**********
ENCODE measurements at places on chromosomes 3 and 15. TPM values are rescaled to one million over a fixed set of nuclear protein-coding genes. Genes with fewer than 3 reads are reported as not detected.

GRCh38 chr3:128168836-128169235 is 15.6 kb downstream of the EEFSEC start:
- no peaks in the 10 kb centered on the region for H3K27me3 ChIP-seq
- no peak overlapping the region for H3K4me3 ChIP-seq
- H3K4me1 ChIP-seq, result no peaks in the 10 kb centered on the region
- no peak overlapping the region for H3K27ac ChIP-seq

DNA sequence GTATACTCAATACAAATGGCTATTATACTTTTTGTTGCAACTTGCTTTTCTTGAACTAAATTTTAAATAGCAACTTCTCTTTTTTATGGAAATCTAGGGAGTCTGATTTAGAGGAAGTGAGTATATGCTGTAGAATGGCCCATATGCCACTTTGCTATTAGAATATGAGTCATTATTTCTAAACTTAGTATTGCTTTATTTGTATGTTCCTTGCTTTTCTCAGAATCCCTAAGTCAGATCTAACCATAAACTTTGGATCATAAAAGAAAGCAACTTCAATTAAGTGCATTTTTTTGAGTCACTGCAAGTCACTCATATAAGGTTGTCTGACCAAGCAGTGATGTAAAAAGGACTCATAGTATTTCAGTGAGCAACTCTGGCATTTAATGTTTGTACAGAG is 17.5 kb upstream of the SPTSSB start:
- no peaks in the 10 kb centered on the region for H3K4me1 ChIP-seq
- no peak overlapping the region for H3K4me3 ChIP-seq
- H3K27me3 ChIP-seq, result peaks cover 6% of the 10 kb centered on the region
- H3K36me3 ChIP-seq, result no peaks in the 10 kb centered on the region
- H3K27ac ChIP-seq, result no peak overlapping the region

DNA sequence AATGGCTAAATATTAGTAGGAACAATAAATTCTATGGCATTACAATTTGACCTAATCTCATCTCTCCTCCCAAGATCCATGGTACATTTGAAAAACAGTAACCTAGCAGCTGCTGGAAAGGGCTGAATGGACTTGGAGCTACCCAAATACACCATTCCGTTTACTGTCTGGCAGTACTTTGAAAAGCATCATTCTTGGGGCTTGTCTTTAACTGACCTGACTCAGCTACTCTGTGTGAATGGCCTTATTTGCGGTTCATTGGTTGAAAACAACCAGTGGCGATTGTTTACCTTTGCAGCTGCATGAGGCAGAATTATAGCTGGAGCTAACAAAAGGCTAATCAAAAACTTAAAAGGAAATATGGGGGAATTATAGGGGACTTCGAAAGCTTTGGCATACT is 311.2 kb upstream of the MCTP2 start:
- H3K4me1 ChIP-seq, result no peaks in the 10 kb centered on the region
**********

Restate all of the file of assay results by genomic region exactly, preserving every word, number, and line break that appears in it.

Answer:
ENCODE measurements at places on chromosomes 3 and 15. TPM values are rescaled to one million over a fixed set of nuclear protein-coding genes. Genes with fewer than 3 reads are reported as not detected.

GRCh38 chr3:128168836-128169235 is 15.6 kb downstream of the EEFSEC start:
- no peaks in the 10 kb centered on the region for H3K27me3 ChIP-seq
- no peak overlapping the region for H3K4me3 ChIP-seq
- H3K4me1 ChIP-seq, result no peaks in the 10 kb centered on the region
- no peak overlapping the region for H3K27ac ChIP-seq

DNA sequence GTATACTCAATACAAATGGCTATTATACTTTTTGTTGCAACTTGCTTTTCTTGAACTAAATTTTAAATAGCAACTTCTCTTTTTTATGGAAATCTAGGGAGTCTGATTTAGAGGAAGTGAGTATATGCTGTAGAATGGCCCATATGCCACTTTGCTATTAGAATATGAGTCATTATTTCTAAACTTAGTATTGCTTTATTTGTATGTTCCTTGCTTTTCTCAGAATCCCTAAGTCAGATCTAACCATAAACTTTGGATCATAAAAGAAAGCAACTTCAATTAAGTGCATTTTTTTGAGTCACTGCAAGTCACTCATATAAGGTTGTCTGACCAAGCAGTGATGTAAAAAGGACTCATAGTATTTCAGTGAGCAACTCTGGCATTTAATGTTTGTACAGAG is 17.5 kb upstream of the SPTSSB start:
- no peaks in the 10 kb centered on the region for H3K4me1 ChIP-seq
- no peak overlapping the region for H3K4me3 ChIP-seq
- H3K27me3 ChIP-seq, result peaks cover 6% of the 10 kb centered on the region
- H3K36me3 ChIP-seq, result no peaks in the 10 kb centered on the region
- H3K27ac ChIP-seq, result no peak overlapping the region

DNA sequence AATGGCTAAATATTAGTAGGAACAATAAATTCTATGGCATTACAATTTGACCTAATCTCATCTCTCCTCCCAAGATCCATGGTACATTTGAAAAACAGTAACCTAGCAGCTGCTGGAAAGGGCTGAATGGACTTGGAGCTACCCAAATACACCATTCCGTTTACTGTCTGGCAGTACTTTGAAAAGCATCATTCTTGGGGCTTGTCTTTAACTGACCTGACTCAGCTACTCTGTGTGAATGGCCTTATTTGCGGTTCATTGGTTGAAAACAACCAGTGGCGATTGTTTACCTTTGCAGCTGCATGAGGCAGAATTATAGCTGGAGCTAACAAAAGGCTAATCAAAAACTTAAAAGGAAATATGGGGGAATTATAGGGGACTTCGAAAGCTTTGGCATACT is 311.2 kb upstream of the MCTP2 start:
- H3K4me1 ChIP-seq, result no peaks in the 10 kb centered on the region